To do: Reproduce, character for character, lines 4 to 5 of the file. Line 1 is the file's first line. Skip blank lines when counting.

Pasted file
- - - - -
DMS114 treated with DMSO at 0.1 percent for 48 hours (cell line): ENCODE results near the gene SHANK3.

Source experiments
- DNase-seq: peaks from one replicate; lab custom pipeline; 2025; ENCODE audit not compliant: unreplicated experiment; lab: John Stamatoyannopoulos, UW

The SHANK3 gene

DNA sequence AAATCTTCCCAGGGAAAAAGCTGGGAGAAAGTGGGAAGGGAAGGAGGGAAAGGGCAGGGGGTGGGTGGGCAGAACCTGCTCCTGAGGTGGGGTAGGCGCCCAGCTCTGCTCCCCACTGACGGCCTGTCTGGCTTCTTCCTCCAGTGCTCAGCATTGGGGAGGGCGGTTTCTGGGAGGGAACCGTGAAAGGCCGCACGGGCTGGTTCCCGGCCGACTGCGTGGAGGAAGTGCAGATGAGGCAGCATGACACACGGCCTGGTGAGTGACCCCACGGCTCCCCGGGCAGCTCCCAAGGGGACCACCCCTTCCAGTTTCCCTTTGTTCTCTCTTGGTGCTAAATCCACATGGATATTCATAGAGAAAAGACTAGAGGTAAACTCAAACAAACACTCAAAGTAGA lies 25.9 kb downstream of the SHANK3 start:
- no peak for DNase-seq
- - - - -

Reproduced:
The SHANK3 gene

DNA sequence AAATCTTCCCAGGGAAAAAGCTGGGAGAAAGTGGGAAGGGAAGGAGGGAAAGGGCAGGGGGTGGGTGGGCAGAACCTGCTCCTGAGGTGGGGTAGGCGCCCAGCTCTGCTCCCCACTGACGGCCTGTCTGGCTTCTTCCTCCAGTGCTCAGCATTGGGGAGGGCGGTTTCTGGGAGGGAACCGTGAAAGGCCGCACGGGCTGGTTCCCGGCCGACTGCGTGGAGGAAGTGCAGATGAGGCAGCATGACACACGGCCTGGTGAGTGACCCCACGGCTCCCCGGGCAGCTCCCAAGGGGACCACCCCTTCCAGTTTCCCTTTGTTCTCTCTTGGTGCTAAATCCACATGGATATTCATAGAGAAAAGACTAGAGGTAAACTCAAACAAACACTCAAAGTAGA lies 25.9 kb downstream of the SHANK3 start: